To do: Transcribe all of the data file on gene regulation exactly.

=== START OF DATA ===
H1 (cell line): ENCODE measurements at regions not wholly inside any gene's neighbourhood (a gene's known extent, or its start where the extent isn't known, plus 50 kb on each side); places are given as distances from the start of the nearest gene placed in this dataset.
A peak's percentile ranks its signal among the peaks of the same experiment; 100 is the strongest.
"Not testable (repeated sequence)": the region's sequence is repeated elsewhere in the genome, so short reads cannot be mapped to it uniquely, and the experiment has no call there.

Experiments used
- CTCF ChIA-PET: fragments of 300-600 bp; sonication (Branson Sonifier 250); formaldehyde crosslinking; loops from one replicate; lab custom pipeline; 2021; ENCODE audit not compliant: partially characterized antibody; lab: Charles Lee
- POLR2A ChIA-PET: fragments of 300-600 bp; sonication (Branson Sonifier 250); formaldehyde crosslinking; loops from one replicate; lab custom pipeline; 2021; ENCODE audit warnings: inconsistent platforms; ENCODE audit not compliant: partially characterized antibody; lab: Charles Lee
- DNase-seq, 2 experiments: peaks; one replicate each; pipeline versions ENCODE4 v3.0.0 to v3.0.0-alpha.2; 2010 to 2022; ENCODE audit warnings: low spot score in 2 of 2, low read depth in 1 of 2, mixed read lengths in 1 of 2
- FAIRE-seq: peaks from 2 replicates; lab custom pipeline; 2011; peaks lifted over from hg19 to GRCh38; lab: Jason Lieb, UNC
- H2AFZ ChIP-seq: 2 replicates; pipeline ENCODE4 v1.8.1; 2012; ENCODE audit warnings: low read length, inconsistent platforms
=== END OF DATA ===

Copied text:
H1 (cell line): ENCODE measurements at regions not wholly inside any gene's neighbourhood (a gene's known extent, or its start where the extent isn't known, plus 50 kb on each side); places are given as distances from the start of the nearest gene placed in this dataset.
A peak's percentile ranks its signal among the peaks of the same experiment; 100 is the strongest.
"Not testable (repeated sequence)": the region's sequence is repeated elsewhere in the genome, so short reads cannot be mapped to it uniquely, and the experiment has no call there.

Experiments used
- CTCF ChIA-PET: fragments of 300-600 bp; sonication (Branson Sonifier 250); formaldehyde crosslinking; loops from one replicate; lab custom pipeline; 2021; ENCODE audit not compliant: partially characterized antibody; lab: Charles Lee
- POLR2A ChIA-PET: fragments of 300-600 bp; sonication (Branson Sonifier 250); formaldehyde crosslinking; loops from one replicate; lab custom pipeline; 2021; ENCODE audit warnings: inconsistent platforms; ENCODE audit not compliant: partially characterized antibody; lab: Charles Lee
- DNase-seq, 2 experiments: peaks; one replicate each; pipeline versions ENCODE4 v3.0.0 to v3.0.0-alpha.2; 2010 to 2022; ENCODE audit warnings: low spot score in 2 of 2, low read depth in 1 of 2, mixed read lengths in 1 of 2
- FAIRE-seq: peaks from 2 replicates; lab custom pipeline; 2011; peaks lifted over from hg19 to GRCh38; lab: Jason Lieb, UNC
- H2AFZ ChIP-seq: 2 replicates; pipeline ENCODE4 v1.8.1; 2012; ENCODE audit warnings: low read length, inconsistent platforms